"You know," he said, "the movie screen does such miraculous things. I grew up idolizing movie actors, and even now when I go to a film, I find myself reacting like an audience does. I'll say to myself, `God, that's amazing, how do they do that?' "

Branagh has been married since 1989 to Emma Thompson, his co-star in "Henry V" and "Much Ado About Nothing," among other movies and plays. She, of course, won the best-actress Oscar this year for her performance (without Branagh) in "Howards End," and during his recent cross-country tour to promote "Much Ado," was in London working on a film with Daniel Day-Lewis.

"Emma is, of course, a really fine actress," said Branagh, "but another reason I like to work with her is that she has none of that prima donna attitude you get with some actresses," he said. "She shows up on time and knows her lines and always is professional, unlike some I could name.

"In our private lives we've always stayed out of that extra dose of celebrity. We don't go to premieres unless we have to, we don' t live in Los Angeles, don't have a big house or big car." Perhaps the lack of pretension of their lives is what led to his reaction upon seeing his wife's picture on a recent People magazine as one of the 50 "most beautiful people."

"I spotted it in the airport," he said, "and my first reaction was to laugh. I was delighted, of course, but you have to understand Emma and I have a pretty ironic household. There's a lot of `mickey- taking.' "

He explained that "taking the mick" was British slang for kidding or teasing.

There is a great deal of mickey-taking in "Much Ado About Nothing, " also, particularly between the two main characters, Beatrice (Thompson) and Benedick (Branagh). Each professes, in bitingly witty terms, to be contemptuous of the opposite sex, and particularly of each other. As Shakespeare shows us, they protest far too much.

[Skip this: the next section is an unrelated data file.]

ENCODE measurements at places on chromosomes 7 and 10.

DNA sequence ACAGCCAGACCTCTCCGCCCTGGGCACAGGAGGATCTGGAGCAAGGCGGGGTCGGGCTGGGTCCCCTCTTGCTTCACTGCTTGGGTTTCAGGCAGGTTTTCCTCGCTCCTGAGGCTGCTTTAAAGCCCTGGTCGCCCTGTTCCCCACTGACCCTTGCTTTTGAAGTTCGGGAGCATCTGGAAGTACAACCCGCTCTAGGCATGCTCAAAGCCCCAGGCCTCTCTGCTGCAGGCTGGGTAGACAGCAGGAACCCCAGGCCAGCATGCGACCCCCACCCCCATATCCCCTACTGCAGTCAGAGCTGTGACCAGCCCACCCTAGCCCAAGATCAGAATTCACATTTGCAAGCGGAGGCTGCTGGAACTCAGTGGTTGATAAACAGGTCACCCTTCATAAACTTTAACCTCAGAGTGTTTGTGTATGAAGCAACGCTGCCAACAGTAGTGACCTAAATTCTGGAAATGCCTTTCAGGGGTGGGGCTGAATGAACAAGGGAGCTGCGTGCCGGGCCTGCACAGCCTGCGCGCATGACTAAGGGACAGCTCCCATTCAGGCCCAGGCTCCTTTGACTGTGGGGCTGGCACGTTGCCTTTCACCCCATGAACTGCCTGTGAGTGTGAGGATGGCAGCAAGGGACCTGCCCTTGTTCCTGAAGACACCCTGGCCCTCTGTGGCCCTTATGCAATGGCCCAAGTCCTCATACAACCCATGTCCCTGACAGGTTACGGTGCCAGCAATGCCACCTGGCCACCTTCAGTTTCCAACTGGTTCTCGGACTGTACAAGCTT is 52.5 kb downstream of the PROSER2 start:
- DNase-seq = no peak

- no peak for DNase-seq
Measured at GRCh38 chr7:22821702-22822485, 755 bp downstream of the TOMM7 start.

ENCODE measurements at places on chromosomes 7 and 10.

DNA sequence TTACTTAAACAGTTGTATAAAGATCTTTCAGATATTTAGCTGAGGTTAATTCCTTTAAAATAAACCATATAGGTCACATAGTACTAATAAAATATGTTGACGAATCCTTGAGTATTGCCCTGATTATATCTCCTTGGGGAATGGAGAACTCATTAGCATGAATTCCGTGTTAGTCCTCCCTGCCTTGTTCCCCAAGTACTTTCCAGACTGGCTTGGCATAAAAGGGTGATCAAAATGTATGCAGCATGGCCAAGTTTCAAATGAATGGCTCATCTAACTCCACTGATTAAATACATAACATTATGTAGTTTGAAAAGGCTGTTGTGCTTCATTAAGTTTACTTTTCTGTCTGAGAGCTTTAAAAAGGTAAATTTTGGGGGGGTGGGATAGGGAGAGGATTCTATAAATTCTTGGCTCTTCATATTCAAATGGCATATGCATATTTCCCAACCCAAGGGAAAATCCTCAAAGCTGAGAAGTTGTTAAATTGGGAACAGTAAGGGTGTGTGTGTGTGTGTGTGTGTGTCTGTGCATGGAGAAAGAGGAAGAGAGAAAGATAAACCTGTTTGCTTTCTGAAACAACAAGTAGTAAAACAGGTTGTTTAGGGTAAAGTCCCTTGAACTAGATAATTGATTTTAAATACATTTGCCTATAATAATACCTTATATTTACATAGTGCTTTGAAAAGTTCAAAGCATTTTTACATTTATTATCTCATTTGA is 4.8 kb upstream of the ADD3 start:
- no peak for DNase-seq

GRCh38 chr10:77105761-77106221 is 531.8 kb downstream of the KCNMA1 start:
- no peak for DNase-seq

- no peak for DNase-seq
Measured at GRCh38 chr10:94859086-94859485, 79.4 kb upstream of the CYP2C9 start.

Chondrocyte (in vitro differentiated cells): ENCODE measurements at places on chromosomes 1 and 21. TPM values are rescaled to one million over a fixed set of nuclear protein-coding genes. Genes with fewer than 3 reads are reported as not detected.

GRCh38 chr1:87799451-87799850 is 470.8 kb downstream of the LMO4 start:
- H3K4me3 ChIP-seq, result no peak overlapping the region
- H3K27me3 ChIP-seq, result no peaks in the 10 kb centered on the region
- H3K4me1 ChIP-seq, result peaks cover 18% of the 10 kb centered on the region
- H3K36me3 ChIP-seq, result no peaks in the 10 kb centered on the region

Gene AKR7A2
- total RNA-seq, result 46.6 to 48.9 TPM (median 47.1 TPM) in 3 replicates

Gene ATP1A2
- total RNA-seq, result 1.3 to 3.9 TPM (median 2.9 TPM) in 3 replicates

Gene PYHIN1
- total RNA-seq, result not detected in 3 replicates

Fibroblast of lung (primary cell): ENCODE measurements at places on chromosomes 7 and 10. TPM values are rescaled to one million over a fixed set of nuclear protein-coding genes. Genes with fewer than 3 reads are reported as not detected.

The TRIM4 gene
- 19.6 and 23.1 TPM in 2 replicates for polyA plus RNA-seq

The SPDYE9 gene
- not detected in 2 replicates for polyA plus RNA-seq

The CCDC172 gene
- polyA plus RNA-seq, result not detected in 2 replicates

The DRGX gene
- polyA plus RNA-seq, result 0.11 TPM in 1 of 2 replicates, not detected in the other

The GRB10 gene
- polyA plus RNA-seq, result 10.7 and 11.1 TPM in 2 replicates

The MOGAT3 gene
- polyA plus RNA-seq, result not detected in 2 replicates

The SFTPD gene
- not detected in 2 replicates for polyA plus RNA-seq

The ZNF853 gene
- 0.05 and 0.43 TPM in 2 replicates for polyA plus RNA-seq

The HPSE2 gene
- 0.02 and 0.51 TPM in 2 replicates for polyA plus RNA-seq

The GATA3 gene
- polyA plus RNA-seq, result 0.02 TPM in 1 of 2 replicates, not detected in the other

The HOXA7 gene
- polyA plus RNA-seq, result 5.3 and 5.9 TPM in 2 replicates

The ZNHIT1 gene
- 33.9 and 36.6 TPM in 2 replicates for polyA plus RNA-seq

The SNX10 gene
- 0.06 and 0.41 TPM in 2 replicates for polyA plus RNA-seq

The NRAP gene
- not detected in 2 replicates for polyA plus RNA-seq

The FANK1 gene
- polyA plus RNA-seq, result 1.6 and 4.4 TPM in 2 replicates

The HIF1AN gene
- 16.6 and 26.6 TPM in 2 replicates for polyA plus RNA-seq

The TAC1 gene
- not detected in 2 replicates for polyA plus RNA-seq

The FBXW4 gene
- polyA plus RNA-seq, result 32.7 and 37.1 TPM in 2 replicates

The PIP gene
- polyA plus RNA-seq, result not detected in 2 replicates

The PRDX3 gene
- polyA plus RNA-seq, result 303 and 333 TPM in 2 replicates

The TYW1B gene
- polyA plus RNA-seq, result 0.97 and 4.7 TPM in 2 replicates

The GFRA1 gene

"It's very amusing when they end up getting all ga ga over one another," he said. In answer to the obvious next question, he said, "Of course there are similarities between Beatrice and Benedick and myself and Emma. We danced around one another for years before we finally went for it. And a lot of our relationship came through humor. Still does. It can be very feisty."

This summer, Branagh begins work on his next movie, a new version of Mary Shelley's "Frankenstein." Branagh will be Dr. Frankenstein, the 19th-century scientist who wants to create life, and Robert De Niro will play the monster that results. Thompson will probably not be in it. "We're going to do the book, which hasn't really been done before in any of the successful Frankenstein movies. We'll start in the Arctic, as the book does. The creature will speak, and quote Milton and Coleridge, as in the book.

"We'll approach it, not as if Frankenstein is mad, but as a plausible idea, as it seems to be today, in our world of genetic engineering, cosmetic surgery, people try to freeze themselves for immortality. You can imagine there's a guy out there now, trying to create human life, and getting to the point where he's so close. And all it takes is for him to do something ungodly - like kill somebody."

"We want the audience to get caught up in his quest, so that they are half rooting for him. We want to bring to life a real moral, ethical dilemma that has immense consequences today. "Perhaps I shouldn't say this - the marketing people might not like it - but I don't intend to make a horror movie."